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Though many D.C. residents are summoned for jury duty as often as once every two years, the District’s courts still struggle to maintain an adequate jury pool. A new report from the nonprofit Council for Court Excellence details why. Only 19.5 percent of D.C. residents summoned to D.C. Superior Court or the U.S. District Court for the District of Columbia actually serve. A third of those summoned don’t respond (and are rarely punished), and 30 percent of summonses are returned as undeliverable. Contrary to conventional wisdom, the report says, the problem isn’t that jury summonses are too often ignored in the city’s poorer neighborhoods. “It has much more to do with the management of government lists,” says June Kress, the council’s executive director. Indeed, as the report spells out, the Superior Court’s potential juror list has about 900,000 names — in a city with just 450,000 adult residents. But one recommendation in the report may prove controversial: It proposes allowing convicted felons to serve on juries a year after completing their sentences. Currently, the Superior Court makes ex-cons wait 10 years before becoming eligible for the honor. Superior Court Chief Judge Rufus King III calls the report “balanced” and says the court is working to implement many of its recommendations. But as for allowing ex-cons to sit on juries earlier, King says, “It isn’t something I’d go to the mat on.”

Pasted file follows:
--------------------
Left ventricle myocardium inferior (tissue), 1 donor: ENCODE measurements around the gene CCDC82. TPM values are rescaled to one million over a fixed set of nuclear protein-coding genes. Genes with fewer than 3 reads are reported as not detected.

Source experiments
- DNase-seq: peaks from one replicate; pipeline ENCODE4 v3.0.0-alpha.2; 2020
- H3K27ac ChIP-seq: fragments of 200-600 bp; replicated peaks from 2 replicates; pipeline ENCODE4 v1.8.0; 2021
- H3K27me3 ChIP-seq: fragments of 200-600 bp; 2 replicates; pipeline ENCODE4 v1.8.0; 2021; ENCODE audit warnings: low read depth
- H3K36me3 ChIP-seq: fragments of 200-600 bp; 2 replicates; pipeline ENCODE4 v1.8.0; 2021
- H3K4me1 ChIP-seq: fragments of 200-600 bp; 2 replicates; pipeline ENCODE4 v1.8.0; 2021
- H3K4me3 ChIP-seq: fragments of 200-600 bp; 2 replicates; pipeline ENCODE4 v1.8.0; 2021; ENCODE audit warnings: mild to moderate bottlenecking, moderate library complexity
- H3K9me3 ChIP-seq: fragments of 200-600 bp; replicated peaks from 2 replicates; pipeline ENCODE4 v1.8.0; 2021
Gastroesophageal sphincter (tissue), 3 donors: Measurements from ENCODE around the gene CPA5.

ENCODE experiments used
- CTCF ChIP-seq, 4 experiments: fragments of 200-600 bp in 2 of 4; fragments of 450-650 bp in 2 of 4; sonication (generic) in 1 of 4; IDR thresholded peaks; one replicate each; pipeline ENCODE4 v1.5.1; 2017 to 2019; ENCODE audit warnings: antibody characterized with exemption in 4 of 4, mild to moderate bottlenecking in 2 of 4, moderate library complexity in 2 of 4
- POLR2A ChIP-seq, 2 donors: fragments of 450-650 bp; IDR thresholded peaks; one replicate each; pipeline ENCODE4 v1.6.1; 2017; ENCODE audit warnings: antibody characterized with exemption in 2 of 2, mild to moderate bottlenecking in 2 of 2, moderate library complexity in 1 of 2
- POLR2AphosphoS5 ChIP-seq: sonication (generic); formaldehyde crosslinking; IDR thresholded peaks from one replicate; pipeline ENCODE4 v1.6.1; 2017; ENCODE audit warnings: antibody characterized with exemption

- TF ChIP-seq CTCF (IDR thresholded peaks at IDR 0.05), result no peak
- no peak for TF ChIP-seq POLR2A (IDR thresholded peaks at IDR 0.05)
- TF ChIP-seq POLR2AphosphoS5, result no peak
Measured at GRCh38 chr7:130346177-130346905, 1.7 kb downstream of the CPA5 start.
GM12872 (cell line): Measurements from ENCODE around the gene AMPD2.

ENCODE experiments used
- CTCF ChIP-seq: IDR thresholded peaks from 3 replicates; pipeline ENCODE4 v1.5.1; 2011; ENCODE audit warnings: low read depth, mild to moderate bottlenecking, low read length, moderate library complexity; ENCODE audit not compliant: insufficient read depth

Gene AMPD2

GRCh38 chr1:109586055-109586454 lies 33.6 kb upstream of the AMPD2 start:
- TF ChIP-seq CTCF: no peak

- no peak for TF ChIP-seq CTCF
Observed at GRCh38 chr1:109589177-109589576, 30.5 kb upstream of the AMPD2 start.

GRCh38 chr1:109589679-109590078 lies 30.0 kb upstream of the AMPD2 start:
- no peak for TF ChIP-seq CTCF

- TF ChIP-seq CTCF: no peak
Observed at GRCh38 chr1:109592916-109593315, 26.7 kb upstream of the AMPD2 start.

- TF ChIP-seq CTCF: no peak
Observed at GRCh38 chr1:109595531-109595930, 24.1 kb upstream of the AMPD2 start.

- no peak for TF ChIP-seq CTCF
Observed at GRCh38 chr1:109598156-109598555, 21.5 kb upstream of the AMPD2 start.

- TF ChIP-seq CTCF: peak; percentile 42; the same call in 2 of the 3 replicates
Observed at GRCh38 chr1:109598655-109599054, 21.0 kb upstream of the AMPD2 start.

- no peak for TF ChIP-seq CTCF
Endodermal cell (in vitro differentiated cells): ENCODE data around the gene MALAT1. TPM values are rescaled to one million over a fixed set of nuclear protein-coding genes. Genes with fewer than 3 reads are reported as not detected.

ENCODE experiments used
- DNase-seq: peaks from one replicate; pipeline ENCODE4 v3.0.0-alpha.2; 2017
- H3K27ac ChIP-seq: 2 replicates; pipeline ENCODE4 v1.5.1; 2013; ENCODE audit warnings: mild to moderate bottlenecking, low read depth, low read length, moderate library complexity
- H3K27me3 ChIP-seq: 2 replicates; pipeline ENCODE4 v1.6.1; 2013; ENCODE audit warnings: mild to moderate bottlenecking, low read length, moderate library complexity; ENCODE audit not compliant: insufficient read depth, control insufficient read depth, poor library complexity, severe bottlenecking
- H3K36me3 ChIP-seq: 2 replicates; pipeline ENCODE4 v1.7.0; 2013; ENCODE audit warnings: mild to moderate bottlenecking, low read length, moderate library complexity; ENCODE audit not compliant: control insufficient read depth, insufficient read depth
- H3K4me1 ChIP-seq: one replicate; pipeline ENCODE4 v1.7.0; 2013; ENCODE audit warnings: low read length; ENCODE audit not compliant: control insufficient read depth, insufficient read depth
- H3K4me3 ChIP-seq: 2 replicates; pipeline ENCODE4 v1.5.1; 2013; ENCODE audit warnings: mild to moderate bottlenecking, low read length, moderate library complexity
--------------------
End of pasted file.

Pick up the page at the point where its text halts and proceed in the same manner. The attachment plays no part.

Jason McLure can be contacted at [email protected].

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